First appeared on Food Riot, by Dana Staves
It's fair to say that one of the best ways to ensure healthy eating is to eat consciously. Much like the scene in Never Been Kissed, where a stoned Drew Barrymore wakes up, lifts her head from a (now) empty pie plate, and exclaims, "Someone ate my whole pie!", there is danger in eating unconsciously, in not considering the value of the food we put in our bodies. Candy and soda will fuel you, but not the way fresh veggies and whole grains and good meat will.
And thankfully, there's an app for that. I've been using a tracking app called MyFitnessPal, off and on, for about a year. It's a fantastic app that allows me to track my calories consumed, as well as my calories burned. It shows me how my intake of nutrients shakes down, how balanced my fat-carb-protein intake is for the day, and what nutrients I need to boost - when I'm skimping on calcium or not getting enough protein.
I've warned people in the past that the app will, in a way, ruin your life. The first time you log a slice of pizza or start plugging in the two beers you had with dinner, you'll realize the fun is over. In my more positive moments, I say that the app helps you budget. The same way I need to budget for vacations or gifts, I also need to budget for daily calories. It is here that M.F.K. Fisher's advice comes in handy: "Balance the day, not each meal in the day."
Since becoming a vegetarian almost two months ago, I have turned to MyFitnessPal again to help me make sure I'm eating smart. I didn't find the transition to vegetarianism all that challenging, but it did require me to eat mindfully: it's easy to just carb-load all day long, but then I wake up hungry in the middle of the night. I had to be smart about how much protein I was getting, how many calories I was consuming.
Or rather, let me phrase is this way: the app was helpful until it wasn't.
In his book, In Defense of Food, Michael Pollan explains an "unexamined assumption of nutritionism: that the whole point of eating is to maintain and promote bodily health. Hippocrates' famous injunction to 'let food be thy medicine' is ritually invoked to support this notion." We begin to break down food into its parts - its nutrients - rather than looking at the food as a whole. This avocado is high in fat, but it's good fat, so it's okay. But it's also high in calories, so maybe I should only eat half of it and then add a poached egg. But eggs are high in fat, too, though they do contain protein that I need and are relatively low in calories.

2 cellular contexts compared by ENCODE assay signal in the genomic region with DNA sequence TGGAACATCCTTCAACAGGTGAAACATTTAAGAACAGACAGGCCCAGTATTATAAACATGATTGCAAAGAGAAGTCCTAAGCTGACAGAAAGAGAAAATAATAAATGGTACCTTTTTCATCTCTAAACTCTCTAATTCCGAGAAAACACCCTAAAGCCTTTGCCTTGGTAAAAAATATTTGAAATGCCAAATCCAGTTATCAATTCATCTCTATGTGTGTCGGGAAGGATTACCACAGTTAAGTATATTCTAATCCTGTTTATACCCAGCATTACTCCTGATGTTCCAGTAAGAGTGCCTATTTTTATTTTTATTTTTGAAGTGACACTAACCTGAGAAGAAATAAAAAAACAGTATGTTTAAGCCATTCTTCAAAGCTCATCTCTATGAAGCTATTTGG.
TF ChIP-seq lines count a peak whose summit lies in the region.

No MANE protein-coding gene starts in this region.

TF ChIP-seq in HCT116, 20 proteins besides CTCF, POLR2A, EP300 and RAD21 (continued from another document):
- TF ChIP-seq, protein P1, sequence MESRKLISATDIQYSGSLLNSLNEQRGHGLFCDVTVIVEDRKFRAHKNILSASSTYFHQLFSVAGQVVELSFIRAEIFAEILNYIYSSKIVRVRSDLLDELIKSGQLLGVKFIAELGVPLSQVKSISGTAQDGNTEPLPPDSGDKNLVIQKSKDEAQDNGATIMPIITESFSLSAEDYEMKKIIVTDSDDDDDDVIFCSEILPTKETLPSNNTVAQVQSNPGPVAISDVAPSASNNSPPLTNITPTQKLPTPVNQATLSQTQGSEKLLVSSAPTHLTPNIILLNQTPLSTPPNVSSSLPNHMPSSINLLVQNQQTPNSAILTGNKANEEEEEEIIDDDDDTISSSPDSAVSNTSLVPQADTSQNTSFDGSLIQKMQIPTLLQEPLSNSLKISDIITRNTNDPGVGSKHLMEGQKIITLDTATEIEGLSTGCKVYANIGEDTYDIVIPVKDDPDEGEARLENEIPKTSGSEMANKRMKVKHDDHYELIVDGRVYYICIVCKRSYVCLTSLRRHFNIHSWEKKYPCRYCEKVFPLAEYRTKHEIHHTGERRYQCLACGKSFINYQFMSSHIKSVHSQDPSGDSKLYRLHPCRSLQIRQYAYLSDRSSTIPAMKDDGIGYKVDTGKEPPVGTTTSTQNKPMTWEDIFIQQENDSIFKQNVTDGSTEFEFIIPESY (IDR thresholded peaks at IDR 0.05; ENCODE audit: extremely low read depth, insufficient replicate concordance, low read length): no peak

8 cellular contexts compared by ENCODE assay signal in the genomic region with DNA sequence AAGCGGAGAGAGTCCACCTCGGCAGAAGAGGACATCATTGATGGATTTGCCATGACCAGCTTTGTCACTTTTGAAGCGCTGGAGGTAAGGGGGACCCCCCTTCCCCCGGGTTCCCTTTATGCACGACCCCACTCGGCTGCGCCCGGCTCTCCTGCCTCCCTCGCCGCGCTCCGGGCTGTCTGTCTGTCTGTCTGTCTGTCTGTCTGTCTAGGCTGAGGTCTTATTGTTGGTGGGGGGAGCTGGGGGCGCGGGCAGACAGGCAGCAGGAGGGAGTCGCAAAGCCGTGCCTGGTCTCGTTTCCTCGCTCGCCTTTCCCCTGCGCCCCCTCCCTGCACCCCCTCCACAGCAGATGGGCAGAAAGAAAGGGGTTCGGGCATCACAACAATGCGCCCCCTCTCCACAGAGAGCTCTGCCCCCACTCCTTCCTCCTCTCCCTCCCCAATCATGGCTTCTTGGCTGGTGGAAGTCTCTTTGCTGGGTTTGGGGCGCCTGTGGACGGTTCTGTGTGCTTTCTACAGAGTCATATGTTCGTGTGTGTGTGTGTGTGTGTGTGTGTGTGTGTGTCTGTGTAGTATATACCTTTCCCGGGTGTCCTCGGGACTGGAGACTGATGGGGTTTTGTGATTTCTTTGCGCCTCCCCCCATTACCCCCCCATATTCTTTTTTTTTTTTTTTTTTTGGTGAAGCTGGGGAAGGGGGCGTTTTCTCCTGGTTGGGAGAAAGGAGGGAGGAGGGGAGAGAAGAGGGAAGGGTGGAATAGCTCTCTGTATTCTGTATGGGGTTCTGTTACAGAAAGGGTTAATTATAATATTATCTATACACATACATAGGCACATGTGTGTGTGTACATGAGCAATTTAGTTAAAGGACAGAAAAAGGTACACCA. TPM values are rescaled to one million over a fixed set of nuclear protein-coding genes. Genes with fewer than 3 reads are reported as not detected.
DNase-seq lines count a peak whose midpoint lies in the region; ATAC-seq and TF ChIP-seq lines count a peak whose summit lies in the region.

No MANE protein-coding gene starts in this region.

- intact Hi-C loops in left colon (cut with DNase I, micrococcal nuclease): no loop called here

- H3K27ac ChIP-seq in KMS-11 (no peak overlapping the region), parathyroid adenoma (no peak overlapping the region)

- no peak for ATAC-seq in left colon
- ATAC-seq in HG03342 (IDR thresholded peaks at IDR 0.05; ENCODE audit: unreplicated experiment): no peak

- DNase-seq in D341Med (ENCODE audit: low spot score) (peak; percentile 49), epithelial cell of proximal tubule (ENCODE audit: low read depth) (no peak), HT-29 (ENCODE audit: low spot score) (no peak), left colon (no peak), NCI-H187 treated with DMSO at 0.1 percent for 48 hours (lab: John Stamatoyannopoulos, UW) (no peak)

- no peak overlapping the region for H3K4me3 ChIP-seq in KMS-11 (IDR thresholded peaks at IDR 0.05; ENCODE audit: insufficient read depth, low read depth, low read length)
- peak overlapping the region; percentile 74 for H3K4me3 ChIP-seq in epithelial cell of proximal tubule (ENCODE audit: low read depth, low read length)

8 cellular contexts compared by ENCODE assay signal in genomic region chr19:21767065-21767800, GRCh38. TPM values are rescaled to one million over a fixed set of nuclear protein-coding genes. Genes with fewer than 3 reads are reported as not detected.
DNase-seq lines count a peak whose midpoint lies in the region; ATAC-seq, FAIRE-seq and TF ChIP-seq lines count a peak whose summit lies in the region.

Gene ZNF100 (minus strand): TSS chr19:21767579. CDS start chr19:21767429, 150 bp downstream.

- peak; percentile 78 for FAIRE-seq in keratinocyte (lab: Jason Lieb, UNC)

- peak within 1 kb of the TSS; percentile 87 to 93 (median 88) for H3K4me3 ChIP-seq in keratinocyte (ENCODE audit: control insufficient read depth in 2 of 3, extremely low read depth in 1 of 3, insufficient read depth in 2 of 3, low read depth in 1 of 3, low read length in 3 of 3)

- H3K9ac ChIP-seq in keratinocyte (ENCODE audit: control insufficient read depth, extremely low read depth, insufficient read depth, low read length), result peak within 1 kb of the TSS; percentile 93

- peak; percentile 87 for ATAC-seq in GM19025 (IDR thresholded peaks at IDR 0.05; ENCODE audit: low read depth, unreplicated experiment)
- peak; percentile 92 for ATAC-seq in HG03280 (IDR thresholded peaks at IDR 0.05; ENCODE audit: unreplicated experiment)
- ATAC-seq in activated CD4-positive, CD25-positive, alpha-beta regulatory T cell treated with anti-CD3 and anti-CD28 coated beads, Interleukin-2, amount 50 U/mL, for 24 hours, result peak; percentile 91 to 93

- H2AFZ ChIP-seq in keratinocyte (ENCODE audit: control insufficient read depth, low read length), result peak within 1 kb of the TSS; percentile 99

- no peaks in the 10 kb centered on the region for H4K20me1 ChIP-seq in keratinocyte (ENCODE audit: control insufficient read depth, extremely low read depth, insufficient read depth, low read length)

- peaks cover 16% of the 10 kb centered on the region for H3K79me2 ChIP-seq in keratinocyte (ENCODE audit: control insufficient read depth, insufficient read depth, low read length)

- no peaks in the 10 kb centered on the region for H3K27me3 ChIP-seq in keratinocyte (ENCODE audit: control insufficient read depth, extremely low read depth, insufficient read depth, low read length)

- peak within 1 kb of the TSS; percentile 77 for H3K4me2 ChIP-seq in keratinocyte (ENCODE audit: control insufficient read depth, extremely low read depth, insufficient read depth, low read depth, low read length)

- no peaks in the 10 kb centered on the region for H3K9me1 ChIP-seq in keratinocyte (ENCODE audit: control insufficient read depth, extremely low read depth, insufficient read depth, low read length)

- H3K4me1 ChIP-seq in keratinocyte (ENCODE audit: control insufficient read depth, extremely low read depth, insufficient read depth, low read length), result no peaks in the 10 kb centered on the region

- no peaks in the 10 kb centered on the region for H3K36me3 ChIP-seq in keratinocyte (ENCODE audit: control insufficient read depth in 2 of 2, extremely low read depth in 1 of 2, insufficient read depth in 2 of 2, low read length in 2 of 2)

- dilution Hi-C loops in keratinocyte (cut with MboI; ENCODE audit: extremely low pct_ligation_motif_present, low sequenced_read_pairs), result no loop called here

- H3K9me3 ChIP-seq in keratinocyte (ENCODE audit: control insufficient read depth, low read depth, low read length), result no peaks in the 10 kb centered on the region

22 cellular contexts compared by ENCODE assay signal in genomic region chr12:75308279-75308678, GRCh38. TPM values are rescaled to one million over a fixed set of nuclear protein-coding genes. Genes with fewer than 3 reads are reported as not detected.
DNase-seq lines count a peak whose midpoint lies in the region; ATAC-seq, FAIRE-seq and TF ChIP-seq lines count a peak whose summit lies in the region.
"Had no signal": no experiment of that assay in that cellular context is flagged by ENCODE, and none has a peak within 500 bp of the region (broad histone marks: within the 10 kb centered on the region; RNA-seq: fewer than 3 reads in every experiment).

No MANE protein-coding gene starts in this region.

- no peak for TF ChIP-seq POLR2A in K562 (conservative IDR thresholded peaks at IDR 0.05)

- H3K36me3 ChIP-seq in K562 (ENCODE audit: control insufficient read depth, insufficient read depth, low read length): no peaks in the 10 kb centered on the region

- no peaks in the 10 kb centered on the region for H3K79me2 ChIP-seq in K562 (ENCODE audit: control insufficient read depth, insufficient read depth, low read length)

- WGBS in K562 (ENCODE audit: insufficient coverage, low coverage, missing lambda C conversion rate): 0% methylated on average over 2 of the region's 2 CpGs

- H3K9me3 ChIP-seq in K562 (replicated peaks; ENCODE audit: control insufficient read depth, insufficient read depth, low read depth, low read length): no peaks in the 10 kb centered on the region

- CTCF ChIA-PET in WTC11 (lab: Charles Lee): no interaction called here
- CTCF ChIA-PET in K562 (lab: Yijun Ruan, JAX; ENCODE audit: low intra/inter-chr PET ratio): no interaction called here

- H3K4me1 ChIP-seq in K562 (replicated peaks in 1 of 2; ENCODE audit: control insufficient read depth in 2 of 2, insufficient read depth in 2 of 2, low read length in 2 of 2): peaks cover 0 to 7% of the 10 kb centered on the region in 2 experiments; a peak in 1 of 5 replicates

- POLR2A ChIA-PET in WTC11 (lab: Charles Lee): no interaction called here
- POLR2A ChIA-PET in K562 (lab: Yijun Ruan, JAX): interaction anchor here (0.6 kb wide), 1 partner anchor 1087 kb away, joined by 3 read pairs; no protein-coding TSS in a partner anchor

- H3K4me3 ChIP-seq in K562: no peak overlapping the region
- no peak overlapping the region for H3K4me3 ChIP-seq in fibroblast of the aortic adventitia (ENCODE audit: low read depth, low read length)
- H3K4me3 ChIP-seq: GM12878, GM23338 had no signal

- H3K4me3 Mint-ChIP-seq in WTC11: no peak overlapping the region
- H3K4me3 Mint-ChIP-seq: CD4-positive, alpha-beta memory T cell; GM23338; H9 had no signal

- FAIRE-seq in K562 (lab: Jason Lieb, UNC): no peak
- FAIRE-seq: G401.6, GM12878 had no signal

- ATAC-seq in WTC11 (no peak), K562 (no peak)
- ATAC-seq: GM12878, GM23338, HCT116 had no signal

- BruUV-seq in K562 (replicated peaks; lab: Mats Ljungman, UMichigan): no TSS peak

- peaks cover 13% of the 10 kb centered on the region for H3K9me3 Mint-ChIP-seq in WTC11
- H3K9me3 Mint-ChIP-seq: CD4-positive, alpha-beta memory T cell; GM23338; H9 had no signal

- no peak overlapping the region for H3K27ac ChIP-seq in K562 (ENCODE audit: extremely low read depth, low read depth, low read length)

Come with me, folks. Join me down this rabbit hole where even the lettuce is picked apart and examined scrupulously for its benefits to our overall health.
Pollan continues, "It follows from the premise that food is foremost about promoting physical health that nutrients in food should be divided into the healthy ones and the unhealthy ones - good nutrients and bad." This battle over which ones are good and which ones are bad often remind me of that old trick of suspense in movies and TV shows. A good guy has an evil twin or clone, and by some trick of fate, both are being held at gunpoint by the innocent bystander who knows he must shoot the evil one. But which one is the evil one? They both say they're good. They plead. They play innocent.
Which nutrient do we shoot? Which one do we decide is evil? Who can we believe?
I'm a food writer. I know not all fats are created equal. I know that food isn't supposed to be looked at merely as a set of coded labels on the side of a box. Food broken down into its nutritional components ceases to really be food. I know the rules, and yet, as I plugged dinner scenarios in my MyFitnessPal app the other night, I lost all of that. I fell prey to nutritionism. I realized I was chasing numbers, and instead of gaining on health and wellness and fullness and enjoyment, I was only escaping food. I should have been gaining on food, but I wasn't. And in the process, I was losing joy.
We talk a lot about food anxiety on Food Riot - Kit writes about it brilliantly in her investigations of our protein intake, and sugar intake, and when we should eat fruit. But should it really be this difficult? Michael Pollan outlines the rules so simply: "Eat food. Not too much. Mostly plants." But I find myself drawn to Tamar Adler's characterization of how to eat well:
"We do know that people have always found ways to eat and live well, whether on boiling water or bread or beans, and that some of our best eating hasn't been our most foreign or expensive or elaborate, but quite plain and quite familiar. And knowing that is probably the best way to cook, and certainly the best way to live."
I put my app away. I pushed thoughts of protein and fat and calories from my head. Balance the day. Eat food. Go with what you know will nourish you, body and soul. Go with your taste. Be present enough to know what you want, and disciplined enough to know if it will serve you well.